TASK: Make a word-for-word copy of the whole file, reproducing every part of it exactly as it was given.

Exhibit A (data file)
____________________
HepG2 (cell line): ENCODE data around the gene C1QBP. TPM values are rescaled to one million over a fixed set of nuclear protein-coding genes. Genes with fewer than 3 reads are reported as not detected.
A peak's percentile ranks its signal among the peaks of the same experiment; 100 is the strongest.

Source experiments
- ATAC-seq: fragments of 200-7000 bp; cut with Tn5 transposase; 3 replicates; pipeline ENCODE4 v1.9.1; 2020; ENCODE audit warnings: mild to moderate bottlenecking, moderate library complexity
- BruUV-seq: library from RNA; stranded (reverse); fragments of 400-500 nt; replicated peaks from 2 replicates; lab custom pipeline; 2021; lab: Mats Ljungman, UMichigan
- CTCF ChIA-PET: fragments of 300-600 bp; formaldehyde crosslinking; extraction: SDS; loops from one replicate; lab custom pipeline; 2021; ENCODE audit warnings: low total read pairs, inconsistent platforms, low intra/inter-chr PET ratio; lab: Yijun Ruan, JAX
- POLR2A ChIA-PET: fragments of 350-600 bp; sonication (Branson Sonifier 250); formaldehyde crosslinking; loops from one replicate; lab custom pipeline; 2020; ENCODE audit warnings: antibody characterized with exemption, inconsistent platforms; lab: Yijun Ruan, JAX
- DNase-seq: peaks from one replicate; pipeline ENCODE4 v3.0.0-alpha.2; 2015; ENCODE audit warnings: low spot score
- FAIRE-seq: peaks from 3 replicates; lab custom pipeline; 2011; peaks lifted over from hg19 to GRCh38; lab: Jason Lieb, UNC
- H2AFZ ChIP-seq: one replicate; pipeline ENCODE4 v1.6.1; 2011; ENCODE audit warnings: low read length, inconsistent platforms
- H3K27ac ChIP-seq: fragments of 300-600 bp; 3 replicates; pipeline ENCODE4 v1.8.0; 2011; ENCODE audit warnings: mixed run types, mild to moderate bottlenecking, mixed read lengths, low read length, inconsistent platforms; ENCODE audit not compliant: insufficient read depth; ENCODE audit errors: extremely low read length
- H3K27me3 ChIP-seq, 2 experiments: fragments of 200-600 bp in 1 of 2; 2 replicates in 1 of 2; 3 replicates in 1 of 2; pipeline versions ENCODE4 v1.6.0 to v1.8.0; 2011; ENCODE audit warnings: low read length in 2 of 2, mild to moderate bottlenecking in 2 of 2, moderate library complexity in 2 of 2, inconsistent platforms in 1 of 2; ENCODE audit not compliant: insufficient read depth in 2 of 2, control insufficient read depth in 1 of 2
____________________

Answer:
HepG2 (cell line): ENCODE data around the gene C1QBP. TPM values are rescaled to one million over a fixed set of nuclear protein-coding genes. Genes with fewer than 3 reads are reported as not detected.
A peak's percentile ranks its signal among the peaks of the same experiment; 100 is the strongest.

Source experiments
- ATAC-seq: fragments of 200-7000 bp; cut with Tn5 transposase; 3 replicates; pipeline ENCODE4 v1.9.1; 2020; ENCODE audit warnings: mild to moderate bottlenecking, moderate library complexity
- BruUV-seq: library from RNA; stranded (reverse); fragments of 400-500 nt; replicated peaks from 2 replicates; lab custom pipeline; 2021; lab: Mats Ljungman, UMichigan
- CTCF ChIA-PET: fragments of 300-600 bp; formaldehyde crosslinking; extraction: SDS; loops from one replicate; lab custom pipeline; 2021; ENCODE audit warnings: low total read pairs, inconsistent platforms, low intra/inter-chr PET ratio; lab: Yijun Ruan, JAX
- POLR2A ChIA-PET: fragments of 350-600 bp; sonication (Branson Sonifier 250); formaldehyde crosslinking; loops from one replicate; lab custom pipeline; 2020; ENCODE audit warnings: antibody characterized with exemption, inconsistent platforms; lab: Yijun Ruan, JAX
- DNase-seq: peaks from one replicate; pipeline ENCODE4 v3.0.0-alpha.2; 2015; ENCODE audit warnings: low spot score
- FAIRE-seq: peaks from 3 replicates; lab custom pipeline; 2011; peaks lifted over from hg19 to GRCh38; lab: Jason Lieb, UNC
- H2AFZ ChIP-seq: one replicate; pipeline ENCODE4 v1.6.1; 2011; ENCODE audit warnings: low read length, inconsistent platforms
- H3K27ac ChIP-seq: fragments of 300-600 bp; 3 replicates; pipeline ENCODE4 v1.8.0; 2011; ENCODE audit warnings: mixed run types, mild to moderate bottlenecking, mixed read lengths, low read length, inconsistent platforms; ENCODE audit not compliant: insufficient read depth; ENCODE audit errors: extremely low read length
- H3K27me3 ChIP-seq, 2 experiments: fragments of 200-600 bp in 1 of 2; 2 replicates in 1 of 2; 3 replicates in 1 of 2; pipeline versions ENCODE4 v1.6.0 to v1.8.0; 2011; ENCODE audit warnings: low read length in 2 of 2, mild to moderate bottlenecking in 2 of 2, moderate library complexity in 2 of 2, inconsistent platforms in 1 of 2; ENCODE audit not compliant: insufficient read depth in 2 of 2, control insufficient read depth in 1 of 2